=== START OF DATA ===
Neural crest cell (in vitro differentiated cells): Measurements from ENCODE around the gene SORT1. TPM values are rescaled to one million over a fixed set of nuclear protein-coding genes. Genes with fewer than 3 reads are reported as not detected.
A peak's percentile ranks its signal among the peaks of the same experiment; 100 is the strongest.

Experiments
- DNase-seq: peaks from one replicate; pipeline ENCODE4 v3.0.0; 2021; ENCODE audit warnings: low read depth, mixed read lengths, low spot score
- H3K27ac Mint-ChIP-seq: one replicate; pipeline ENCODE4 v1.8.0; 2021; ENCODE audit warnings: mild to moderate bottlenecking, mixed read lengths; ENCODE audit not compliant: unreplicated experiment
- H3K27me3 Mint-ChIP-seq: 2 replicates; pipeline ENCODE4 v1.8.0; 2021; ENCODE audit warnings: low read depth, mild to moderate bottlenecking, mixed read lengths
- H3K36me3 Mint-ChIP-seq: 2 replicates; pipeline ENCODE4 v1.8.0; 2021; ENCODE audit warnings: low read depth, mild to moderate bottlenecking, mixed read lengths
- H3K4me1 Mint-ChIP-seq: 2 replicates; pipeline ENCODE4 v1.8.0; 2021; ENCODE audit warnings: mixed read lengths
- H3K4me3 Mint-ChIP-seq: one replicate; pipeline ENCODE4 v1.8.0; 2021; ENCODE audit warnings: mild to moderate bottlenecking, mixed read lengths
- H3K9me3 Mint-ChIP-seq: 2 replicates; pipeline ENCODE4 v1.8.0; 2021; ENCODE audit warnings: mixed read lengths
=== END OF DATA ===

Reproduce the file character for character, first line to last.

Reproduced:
Neural crest cell (in vitro differentiated cells): Measurements from ENCODE around the gene SORT1. TPM values are rescaled to one million over a fixed set of nuclear protein-coding genes. Genes with fewer than 3 reads are reported as not detected.
A peak's percentile ranks its signal among the peaks of the same experiment; 100 is the strongest.

Experiments
- DNase-seq: peaks from one replicate; pipeline ENCODE4 v3.0.0; 2021; ENCODE audit warnings: low read depth, mixed read lengths, low spot score
- H3K27ac Mint-ChIP-seq: one replicate; pipeline ENCODE4 v1.8.0; 2021; ENCODE audit warnings: mild to moderate bottlenecking, mixed read lengths; ENCODE audit not compliant: unreplicated experiment
- H3K27me3 Mint-ChIP-seq: 2 replicates; pipeline ENCODE4 v1.8.0; 2021; ENCODE audit warnings: low read depth, mild to moderate bottlenecking, mixed read lengths
- H3K36me3 Mint-ChIP-seq: 2 replicates; pipeline ENCODE4 v1.8.0; 2021; ENCODE audit warnings: low read depth, mild to moderate bottlenecking, mixed read lengths
- H3K4me1 Mint-ChIP-seq: 2 replicates; pipeline ENCODE4 v1.8.0; 2021; ENCODE audit warnings: mixed read lengths
- H3K4me3 Mint-ChIP-seq: one replicate; pipeline ENCODE4 v1.8.0; 2021; ENCODE audit warnings: mild to moderate bottlenecking, mixed read lengths
- H3K9me3 Mint-ChIP-seq: 2 replicates; pipeline ENCODE4 v1.8.0; 2021; ENCODE audit warnings: mixed read lengths